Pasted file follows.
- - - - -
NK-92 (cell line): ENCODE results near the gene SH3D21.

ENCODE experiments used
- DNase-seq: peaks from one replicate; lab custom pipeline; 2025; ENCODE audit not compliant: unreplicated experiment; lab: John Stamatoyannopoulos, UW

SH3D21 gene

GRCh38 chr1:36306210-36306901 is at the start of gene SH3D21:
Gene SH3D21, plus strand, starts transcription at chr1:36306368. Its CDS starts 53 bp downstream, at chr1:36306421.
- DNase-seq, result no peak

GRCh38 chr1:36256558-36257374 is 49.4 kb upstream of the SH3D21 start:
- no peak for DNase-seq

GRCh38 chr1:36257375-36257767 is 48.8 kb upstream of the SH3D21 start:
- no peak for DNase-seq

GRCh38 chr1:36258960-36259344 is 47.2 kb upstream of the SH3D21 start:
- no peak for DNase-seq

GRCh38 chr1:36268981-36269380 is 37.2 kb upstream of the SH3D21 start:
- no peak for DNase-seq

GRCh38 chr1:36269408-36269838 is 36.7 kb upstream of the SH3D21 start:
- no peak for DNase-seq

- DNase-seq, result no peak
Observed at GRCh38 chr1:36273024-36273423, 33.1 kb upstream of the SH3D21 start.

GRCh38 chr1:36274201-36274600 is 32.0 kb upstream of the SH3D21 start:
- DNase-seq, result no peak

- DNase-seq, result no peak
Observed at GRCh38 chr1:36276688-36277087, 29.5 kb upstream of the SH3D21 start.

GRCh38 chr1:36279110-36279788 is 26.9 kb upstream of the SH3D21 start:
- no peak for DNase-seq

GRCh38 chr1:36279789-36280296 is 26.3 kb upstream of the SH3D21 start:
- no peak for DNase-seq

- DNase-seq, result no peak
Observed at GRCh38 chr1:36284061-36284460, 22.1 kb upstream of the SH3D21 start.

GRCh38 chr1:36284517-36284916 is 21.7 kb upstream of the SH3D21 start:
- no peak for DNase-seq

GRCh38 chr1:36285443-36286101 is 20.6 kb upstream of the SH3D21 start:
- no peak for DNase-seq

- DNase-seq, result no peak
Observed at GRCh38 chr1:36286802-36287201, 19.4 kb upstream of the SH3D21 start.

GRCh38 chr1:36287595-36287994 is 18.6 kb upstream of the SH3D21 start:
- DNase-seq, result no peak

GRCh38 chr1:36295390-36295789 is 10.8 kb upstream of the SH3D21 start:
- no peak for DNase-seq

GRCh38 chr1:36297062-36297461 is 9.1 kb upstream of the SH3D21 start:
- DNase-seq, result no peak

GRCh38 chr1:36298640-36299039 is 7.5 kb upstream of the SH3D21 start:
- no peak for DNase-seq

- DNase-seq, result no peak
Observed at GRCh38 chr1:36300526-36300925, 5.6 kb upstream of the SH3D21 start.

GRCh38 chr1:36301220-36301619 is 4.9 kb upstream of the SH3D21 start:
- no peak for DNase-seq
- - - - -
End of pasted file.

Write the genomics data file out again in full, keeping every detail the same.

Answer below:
NK-92 (cell line): ENCODE results near the gene SH3D21.

ENCODE experiments used
- DNase-seq: peaks from one replicate; lab custom pipeline; 2025; ENCODE audit not compliant: unreplicated experiment; lab: John Stamatoyannopoulos, UW

SH3D21 gene

GRCh38 chr1:36306210-36306901 is at the start of gene SH3D21:
Gene SH3D21, plus strand, starts transcription at chr1:36306368. Its CDS starts 53 bp downstream, at chr1:36306421.
- DNase-seq, result no peak

GRCh38 chr1:36256558-36257374 is 49.4 kb upstream of the SH3D21 start:
- no peak for DNase-seq

GRCh38 chr1:36257375-36257767 is 48.8 kb upstream of the SH3D21 start:
- no peak for DNase-seq

GRCh38 chr1:36258960-36259344 is 47.2 kb upstream of the SH3D21 start:
- no peak for DNase-seq

GRCh38 chr1:36268981-36269380 is 37.2 kb upstream of the SH3D21 start:
- no peak for DNase-seq

GRCh38 chr1:36269408-36269838 is 36.7 kb upstream of the SH3D21 start:
- no peak for DNase-seq

- DNase-seq, result no peak
Observed at GRCh38 chr1:36273024-36273423, 33.1 kb upstream of the SH3D21 start.

GRCh38 chr1:36274201-36274600 is 32.0 kb upstream of the SH3D21 start:
- DNase-seq, result no peak

- DNase-seq, result no peak
Observed at GRCh38 chr1:36276688-36277087, 29.5 kb upstream of the SH3D21 start.

GRCh38 chr1:36279110-36279788 is 26.9 kb upstream of the SH3D21 start:
- no peak for DNase-seq

GRCh38 chr1:36279789-36280296 is 26.3 kb upstream of the SH3D21 start:
- no peak for DNase-seq

- DNase-seq, result no peak
Observed at GRCh38 chr1:36284061-36284460, 22.1 kb upstream of the SH3D21 start.

GRCh38 chr1:36284517-36284916 is 21.7 kb upstream of the SH3D21 start:
- no peak for DNase-seq

GRCh38 chr1:36285443-36286101 is 20.6 kb upstream of the SH3D21 start:
- no peak for DNase-seq

- DNase-seq, result no peak
Observed at GRCh38 chr1:36286802-36287201, 19.4 kb upstream of the SH3D21 start.

GRCh38 chr1:36287595-36287994 is 18.6 kb upstream of the SH3D21 start:
- DNase-seq, result no peak

GRCh38 chr1:36295390-36295789 is 10.8 kb upstream of the SH3D21 start:
- no peak for DNase-seq

GRCh38 chr1:36297062-36297461 is 9.1 kb upstream of the SH3D21 start:
- DNase-seq, result no peak

GRCh38 chr1:36298640-36299039 is 7.5 kb upstream of the SH3D21 start:
- no peak for DNase-seq

- DNase-seq, result no peak
Observed at GRCh38 chr1:36300526-36300925, 5.6 kb upstream of the SH3D21 start.

GRCh38 chr1:36301220-36301619 is 4.9 kb upstream of the SH3D21 start:
- no peak for DNase-seq